Thursday, April 23, 2015

Climbing Mt Everest on limbs of steel

Reputed world federalist leader and editor-in-chief of the Saturday Review of Literature Norman Cousins wrote in his book, Human Options, “Most men think they are immortal -- until they get a cold, when they think they are going to die within the hour.”

It was a quote that sprang to my mind when I read about the brutally horrifying accident that Arunima Sinha lived through. The newspaper, the largest selling English newspaper in India, had given her three paragraphs in a single column.

A national level volleyball player then, Arunima was pushed out of the general coach of a running train, the Padmavati Express, on April 11, 2011, by thieves who attempted to snatch her bag and gold chain. When she resisted them, they pushed her out. She had been on her way from Lucknow to Delhi to take an examination that would qualify her to join the CISF [Central Industrial Security Force].

Falling on the tracks, struck immobile by the force of being catapulted out of a moving train, Arunima lay powerless on the track when a train on the other track went over her leg. Soon after that, a train on a parallel track ran over her leg again, crushing her leg below the knee. She lay there all night, even as rats chewed on her broken leg, and 49 trains went up and down. She was only rescued in the morning.

Doctors at the local hospital had no anaesthesia to operate upon her. Arunima told them she had already lived through pain, and that they should go ahead to save her life. Eventually, they had to amputate her leg in order to save her life.

Anyone else’s spirits would have been crushed, following such a devastating accident. Not Arunima.

Days later, she was moved to AIIMS [All India Institute of Medical Sciences]. A private company gave her a prosthetic leg free of cost. Meanwhile the media had a field day, accusing her of travelling ticketless and of jumping off the train. Others said she was intent of committing suicide. Arunima battled these misconceptions as much as the pain.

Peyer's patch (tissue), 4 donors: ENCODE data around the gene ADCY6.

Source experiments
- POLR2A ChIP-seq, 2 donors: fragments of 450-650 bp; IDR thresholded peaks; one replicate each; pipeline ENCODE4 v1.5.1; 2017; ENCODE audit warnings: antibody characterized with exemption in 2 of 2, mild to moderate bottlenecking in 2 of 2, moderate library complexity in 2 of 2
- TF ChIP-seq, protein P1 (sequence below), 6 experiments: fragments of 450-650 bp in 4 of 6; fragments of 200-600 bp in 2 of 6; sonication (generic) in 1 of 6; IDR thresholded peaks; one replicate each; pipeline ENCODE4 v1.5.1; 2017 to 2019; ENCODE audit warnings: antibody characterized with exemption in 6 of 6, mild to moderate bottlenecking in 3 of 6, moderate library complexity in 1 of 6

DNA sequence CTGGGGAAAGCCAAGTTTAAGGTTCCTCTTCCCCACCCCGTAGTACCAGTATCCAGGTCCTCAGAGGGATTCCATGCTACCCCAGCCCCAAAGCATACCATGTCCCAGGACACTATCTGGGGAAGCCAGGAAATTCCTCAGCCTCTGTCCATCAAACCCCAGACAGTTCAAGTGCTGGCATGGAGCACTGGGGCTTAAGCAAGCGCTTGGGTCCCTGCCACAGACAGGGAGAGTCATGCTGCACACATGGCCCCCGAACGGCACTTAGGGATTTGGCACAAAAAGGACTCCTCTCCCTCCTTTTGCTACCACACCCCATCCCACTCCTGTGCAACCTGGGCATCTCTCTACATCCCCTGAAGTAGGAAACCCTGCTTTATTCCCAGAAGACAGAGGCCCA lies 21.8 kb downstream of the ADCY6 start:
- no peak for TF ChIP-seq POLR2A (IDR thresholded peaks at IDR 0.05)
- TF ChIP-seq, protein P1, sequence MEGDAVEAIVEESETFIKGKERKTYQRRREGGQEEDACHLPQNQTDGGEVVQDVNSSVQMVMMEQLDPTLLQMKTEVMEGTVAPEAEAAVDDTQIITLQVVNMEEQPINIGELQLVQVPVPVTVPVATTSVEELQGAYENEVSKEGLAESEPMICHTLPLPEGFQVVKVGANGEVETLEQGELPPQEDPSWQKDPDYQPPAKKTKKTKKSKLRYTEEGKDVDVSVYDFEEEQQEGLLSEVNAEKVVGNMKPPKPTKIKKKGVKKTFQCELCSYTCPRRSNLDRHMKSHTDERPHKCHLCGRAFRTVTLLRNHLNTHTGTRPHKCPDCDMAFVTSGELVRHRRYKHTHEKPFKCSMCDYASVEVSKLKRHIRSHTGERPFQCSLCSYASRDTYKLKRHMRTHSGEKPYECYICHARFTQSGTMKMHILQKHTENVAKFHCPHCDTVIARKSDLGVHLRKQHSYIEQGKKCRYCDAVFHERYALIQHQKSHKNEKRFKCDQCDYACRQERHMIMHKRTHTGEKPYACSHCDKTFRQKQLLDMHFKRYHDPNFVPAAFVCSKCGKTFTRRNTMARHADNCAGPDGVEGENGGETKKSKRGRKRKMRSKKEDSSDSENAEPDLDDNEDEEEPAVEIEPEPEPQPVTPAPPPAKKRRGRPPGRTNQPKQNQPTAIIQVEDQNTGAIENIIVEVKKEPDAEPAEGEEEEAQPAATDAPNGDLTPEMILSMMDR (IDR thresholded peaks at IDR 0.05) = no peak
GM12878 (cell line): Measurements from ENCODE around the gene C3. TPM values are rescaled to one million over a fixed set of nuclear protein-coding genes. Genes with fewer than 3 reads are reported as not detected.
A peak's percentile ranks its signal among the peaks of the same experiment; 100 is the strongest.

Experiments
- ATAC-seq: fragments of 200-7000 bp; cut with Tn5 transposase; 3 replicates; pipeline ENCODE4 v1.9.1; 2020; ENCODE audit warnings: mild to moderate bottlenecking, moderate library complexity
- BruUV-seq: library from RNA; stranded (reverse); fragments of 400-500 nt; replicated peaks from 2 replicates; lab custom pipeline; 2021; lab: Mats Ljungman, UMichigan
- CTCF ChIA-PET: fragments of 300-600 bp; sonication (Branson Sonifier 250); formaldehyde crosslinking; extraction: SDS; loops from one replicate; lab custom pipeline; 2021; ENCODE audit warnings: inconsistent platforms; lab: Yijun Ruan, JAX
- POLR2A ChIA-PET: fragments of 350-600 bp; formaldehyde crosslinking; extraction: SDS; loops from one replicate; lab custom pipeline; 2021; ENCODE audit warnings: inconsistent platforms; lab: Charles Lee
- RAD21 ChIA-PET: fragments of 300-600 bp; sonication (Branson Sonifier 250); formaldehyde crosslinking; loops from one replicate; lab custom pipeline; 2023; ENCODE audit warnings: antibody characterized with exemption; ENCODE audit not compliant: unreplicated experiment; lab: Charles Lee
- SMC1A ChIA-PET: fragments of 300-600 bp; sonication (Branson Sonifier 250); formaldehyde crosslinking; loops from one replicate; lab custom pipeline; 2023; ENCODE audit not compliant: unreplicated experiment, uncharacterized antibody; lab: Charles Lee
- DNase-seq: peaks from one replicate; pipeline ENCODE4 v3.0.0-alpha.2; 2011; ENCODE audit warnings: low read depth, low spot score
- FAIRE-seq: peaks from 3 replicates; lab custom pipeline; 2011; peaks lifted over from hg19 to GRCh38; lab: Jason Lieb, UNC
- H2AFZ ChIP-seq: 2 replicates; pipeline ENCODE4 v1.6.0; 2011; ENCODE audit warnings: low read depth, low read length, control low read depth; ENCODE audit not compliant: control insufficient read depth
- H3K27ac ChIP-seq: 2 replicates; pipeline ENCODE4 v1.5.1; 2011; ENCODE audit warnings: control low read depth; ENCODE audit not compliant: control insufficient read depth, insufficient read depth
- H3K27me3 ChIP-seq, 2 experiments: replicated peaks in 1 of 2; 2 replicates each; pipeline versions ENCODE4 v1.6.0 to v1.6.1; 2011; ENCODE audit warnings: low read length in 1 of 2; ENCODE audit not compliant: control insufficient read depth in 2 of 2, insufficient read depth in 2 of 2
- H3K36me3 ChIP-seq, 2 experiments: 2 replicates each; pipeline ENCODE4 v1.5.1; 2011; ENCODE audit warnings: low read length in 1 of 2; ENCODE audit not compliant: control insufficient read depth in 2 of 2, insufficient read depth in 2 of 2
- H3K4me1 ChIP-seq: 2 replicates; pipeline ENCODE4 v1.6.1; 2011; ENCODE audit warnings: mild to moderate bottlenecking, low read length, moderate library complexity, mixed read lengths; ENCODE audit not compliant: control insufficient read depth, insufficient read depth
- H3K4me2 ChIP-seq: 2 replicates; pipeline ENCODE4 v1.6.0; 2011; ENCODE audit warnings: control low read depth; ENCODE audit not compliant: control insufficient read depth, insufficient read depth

For 4 months, she stayed in AIIMS. While still there, she decided to climb Mount Everest and take up mountaineering. People belittled her efforts but she could not be stopped. Meeting Bachendri Pal, the first Indian woman to climb Mount Everest, helped her to realize her dream, giving her the training and the exposure she needed to make her dream come true.

Becoming a part of the Tata group-sponsored Eco Everest Foundation, Arunima took on the larger-than-life challenge of climbing a mountain that has deterred and attracted bravehearts for centuries. It took her 52 days to reach the summit. She was on top of the world on May 21, 2013, a little over 2 years after her accident.

Very close to the summit, the Sherpa refused to accompany her, saying that an amputee would find it difficult to climb Everest, that they should turn back. When he refused to listen to her pleas, she went on alone.

Her oxygen tank was nearly running on empty. The sherpa pleaded with her. At this point, even her artificial leg came off.

Through this ordeal, she became the first Indian amputee and the first female amputee to climb Mount Everest. In fact, she drove herself so hard that she overtook the others who accompanied her on the climb. You can listen to her story first hand in her own words and voice here:

I was so completely touched on viewing this video. Arunima is a plucky girl, who has shown uncommon courage, in spite of her disability.

Soon after, she was determined to climb the highest peaks on each of the continents. She followed up her Mount Everest success with Mount Kilimanjaro in Africa, Mount Elbrus in Europe and Mount Kosciuszko in Australia.

She is now working towards opening a free sports academy for the poor and differently-abled. Her courage and determination have made her an inspiration to millions of differently abled people. Her actions have shown that they can live their lives with dignity.

Arunima’s achievements remind me of another quote by Norman Cousins. He said, “If something comes to life in others because of you, then you have made an approach to immortality.”

I believe that Arunima has earned her right to immortality.

Dear reader, if you are reading this and believe, as I do, in Arunima's rare courage and strength of will, please do not forget to vote for her. Please vote for Arunima. 

I’m voting for Arunima Sinha’s #WillOfSteel and blogging on BlogAdda to help her get felicitated and eventually enabled by JSW."

1 comment:

  1. congratulations on winning :)
    cheers, Archana -



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